"Then he said, 'I will do this: I will pull down my barns and build larger ones, and there I will store all my grain and my goods.'" - Luke 12:13-21
My wife and I are moving from a 10-room house with an attic and basement, as bulging as chipmunk cheeks, to a four room apartment. Neck-deep in the detritus of our lives, of course we have concluded that we have too much. How did I end up with two drawers and two large bins of T-shirts? Did I really think I needed a food processor, a mini-food processor, and two blenders (including one that doesn't work for…what? Spare parts?). At least we didn't buy a storage unit, like the farmer in Jesus' parable who wanted to store all of his crops.
No wonder the current #1 New York Times Bestseller is about decluttering. We are drowning in stuff. But, as George Carlin put it, "Do you notice how everyone else's stuff is junk, but your junk is stuff?"
Some stuff is not exactly stuff, but something more. For instance: The "Best Chicken Feeder Award" given to our son at his preschool, which was a working farm. How could we possibly get rid of that? Or how about the ceramic figurine of a cardinal? I would never pick it out at a store or choose to make room for it except that my mother, who is now long gone, loved birds, and this figurine, beyond reason. Or the two RSV Bibles, identical in every way, except one was given to me in third grade and the other, after we moved across the country to another church, in fourth grade? I do not want to dispense with either one.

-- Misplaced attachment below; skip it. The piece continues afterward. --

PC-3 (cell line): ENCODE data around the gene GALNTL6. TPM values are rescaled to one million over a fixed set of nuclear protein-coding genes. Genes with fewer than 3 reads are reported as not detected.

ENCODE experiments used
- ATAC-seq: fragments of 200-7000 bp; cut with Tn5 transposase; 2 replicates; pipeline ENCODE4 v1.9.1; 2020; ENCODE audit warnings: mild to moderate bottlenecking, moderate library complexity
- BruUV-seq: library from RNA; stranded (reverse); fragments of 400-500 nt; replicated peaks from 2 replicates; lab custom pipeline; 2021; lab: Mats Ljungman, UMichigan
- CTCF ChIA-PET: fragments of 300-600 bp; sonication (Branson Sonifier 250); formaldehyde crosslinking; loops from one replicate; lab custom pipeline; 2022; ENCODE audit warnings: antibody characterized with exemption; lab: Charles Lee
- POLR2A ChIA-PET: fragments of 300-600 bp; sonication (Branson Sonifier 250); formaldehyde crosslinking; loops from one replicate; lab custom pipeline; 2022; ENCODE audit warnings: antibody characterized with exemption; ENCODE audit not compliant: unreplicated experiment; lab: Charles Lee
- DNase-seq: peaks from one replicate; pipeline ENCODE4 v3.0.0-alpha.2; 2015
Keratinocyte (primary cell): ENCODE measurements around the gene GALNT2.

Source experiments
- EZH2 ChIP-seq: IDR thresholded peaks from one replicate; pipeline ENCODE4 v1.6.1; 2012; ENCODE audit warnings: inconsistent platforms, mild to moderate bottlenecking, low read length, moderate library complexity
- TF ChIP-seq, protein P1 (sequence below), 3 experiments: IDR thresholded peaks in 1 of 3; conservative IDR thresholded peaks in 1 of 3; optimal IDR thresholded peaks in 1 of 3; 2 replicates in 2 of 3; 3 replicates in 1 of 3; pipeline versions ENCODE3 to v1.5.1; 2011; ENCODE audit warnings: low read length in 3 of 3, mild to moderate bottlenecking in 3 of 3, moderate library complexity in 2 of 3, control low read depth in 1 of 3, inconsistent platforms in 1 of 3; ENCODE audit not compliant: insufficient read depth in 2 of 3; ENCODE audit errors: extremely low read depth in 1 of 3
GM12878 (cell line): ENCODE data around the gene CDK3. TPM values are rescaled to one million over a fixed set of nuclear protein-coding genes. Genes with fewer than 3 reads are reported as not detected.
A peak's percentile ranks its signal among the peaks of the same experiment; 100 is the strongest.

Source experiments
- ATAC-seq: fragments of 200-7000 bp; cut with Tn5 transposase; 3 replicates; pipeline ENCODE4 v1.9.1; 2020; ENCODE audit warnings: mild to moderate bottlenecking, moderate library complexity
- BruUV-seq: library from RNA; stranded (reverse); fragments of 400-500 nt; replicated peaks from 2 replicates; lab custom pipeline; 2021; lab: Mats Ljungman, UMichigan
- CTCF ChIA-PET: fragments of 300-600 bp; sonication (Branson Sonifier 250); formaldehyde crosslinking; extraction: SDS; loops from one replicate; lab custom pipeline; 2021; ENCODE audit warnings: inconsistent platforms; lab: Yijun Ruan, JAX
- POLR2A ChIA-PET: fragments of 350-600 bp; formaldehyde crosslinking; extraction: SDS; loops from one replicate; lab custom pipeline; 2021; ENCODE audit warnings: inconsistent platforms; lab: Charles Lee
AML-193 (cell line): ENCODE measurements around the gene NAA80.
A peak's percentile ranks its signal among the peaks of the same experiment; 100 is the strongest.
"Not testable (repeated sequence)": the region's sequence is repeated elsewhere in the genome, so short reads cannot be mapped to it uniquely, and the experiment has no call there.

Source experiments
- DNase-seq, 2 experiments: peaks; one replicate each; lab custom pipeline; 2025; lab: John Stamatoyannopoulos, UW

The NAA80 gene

As Christians, people of the Incarnation, in various ways we affirm that God resides in stuff—all stuff in some way, in some stuff in particular. I don't need to be reminded of that—I experience it—as we declutter.
In confronting our stuff, help me be open to a surprise encounter with you. Amen.
Martin B. Copenhaver is the President of Andover Newton Theological School, Newton Centre, Massachusetts. His most recent book is Jesus is the Question: The 307 Questions Jesus Asked and the 3 He Answered.